Until the register was uncovered, there were no conclusive details on Ford's slave heritage. The will on Hannah Washington, George Washington's sister-in-law, freed "the lad West," but no surname was given in the document.
But the second volume of register refers to Ford as being a "free man emancipated by the last Will and Testament of Hannah Washington."
The register provides no information to reinforce some historians' speculation that Ford was the son of George Washington, or possibly his nephew Bushrod.
Mrs. Burton thinks historians have tended to gloss over the possibility in an excessive display of deference to the first President. She said that both West Ford and his mother, Venus, are buried in the graveyard at Mount Vernon where Washington was originally interred.
According to Mrs. Burton, there are about 10 families in the Gum Springs area who are descendants of freed slaves. The names of some of the families, such as Quander and Saunders, are among those listed in the register of freed slaves.
The register was kept after Virginia passed a law in 1793 requiring all free blacks in the state to register with the clerk of the county, town or city in which they lived.
Sweig said the purpose of the law was to stop slaves who are not free from pretending to be emancipated and to protect freed slaves from being bound again into slavery.
Until 1782 - well after the Declaration of Independence citing "certain unalienable rights" of "all men" - slaves could not be freed in Virginia, except for "meritorious service."
But the influence across the Atlantic of the Era of Enlightment, Sweig said, led to a law in Virginia permitting slaves to be freed. It was under that law that Washington freed the slaves he owned at his Mount Vernon plantation.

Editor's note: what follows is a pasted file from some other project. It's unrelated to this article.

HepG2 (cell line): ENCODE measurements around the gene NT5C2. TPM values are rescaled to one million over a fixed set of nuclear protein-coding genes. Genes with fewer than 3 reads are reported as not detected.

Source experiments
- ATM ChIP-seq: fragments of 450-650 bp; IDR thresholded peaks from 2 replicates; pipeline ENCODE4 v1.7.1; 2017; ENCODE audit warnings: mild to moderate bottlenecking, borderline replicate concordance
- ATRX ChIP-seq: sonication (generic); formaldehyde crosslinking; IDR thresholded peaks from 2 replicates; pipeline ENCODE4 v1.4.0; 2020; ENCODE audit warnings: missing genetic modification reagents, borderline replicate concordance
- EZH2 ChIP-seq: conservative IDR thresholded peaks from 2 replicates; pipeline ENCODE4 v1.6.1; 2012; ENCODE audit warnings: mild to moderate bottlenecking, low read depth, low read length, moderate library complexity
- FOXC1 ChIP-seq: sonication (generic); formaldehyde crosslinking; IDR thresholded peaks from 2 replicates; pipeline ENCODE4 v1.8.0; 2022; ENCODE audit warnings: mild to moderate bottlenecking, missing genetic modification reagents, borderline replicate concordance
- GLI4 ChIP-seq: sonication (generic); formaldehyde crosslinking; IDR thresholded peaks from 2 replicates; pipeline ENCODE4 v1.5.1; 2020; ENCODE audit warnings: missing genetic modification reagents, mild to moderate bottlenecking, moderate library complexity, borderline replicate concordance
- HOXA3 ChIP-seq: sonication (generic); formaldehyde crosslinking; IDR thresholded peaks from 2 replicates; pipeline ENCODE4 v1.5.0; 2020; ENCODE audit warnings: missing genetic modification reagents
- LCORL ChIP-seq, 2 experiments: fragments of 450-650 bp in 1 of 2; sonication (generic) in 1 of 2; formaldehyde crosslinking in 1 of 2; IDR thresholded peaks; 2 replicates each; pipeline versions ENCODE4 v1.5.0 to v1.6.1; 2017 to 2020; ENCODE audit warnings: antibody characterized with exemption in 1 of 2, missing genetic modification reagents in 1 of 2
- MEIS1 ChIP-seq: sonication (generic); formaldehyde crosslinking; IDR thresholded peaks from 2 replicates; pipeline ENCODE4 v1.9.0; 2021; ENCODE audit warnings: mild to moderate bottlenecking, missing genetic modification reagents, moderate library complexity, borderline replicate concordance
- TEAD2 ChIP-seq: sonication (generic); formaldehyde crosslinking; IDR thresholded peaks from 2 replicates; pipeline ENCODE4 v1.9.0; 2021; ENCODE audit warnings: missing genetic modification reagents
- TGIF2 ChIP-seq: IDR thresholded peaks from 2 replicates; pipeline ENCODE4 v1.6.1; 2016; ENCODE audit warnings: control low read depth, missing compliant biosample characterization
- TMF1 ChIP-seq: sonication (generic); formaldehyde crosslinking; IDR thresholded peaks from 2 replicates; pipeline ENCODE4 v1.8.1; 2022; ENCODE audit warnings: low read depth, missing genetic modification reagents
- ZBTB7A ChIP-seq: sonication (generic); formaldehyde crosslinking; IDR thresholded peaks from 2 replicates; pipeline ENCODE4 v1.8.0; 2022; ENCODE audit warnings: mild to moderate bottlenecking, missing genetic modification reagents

In 1806, another Virginia law - Sweig said it reflected the beginning of pressures of the abolition movement - required that freed slaves leave the state.
However, Sweig said, the law appears to have unevenly enforced in Fairfax, reflecting, perhaps, ambiguities of conscience in a jurisdiction only miles from the federal Capital.
Sweig, who works in the county's Office of Comprehensive Planning, noted that some of the freed slaves who were registered in the county not only continued to live there but prospered.
Among them was Ford, who farmed a parcel of land on Little Hunting Creek willed to him by Bushrod Washington. Ford, also a carpenter, was a member of Christ Church in Alexandria, where many eminent figures of the early United States worshipped.
John Whiting, who until last year was a professor of history at the predominantly black Virginia Union University in Richmond, said the Fairfax register would be "a tremendous research tool for historians as well as providing numerous links for families in the Gum Springs area."
Whiting, who worked with Mrs. Burton on historical research of Gum Springs' origin, said he had unsuccessfully sought for two years to establish that Ford had been a slave owned by Hannah Washington.
Whiting was told by various libraries that the Fairfax slave register was apparently lost or stolen.
"I was just ecstatic when I learned the register had been found," he said. "I was dancing around on my tippy toes. I knew this was a key document."